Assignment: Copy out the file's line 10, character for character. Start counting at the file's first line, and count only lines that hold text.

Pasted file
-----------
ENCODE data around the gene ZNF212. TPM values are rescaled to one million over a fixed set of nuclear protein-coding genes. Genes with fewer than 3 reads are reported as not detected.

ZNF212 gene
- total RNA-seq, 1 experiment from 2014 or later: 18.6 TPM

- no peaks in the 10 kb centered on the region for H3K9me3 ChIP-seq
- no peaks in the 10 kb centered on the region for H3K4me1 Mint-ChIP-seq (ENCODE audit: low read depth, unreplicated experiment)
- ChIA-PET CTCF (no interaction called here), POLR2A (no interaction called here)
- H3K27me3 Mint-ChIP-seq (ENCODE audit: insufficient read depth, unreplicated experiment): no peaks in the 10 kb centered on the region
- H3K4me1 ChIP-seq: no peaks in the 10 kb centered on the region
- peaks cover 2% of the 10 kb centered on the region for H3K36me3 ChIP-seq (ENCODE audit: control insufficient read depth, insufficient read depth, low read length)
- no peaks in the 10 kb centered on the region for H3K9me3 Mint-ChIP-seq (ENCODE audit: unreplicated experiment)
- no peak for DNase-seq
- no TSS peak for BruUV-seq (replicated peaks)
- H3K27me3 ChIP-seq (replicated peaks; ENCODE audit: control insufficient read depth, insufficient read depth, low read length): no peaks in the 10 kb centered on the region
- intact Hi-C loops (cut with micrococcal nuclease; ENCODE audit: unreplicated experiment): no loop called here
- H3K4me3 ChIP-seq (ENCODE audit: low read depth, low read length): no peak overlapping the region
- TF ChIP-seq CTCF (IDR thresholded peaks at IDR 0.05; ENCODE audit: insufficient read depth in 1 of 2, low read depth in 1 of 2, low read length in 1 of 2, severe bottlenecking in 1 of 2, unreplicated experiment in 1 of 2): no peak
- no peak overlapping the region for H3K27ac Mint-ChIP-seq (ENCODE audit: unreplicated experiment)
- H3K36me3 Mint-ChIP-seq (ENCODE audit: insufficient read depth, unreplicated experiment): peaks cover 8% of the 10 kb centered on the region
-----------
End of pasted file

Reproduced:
- no peaks in the 10 kb centered on the region for H3K9me3 Mint-ChIP-seq (ENCODE audit: unreplicated experiment)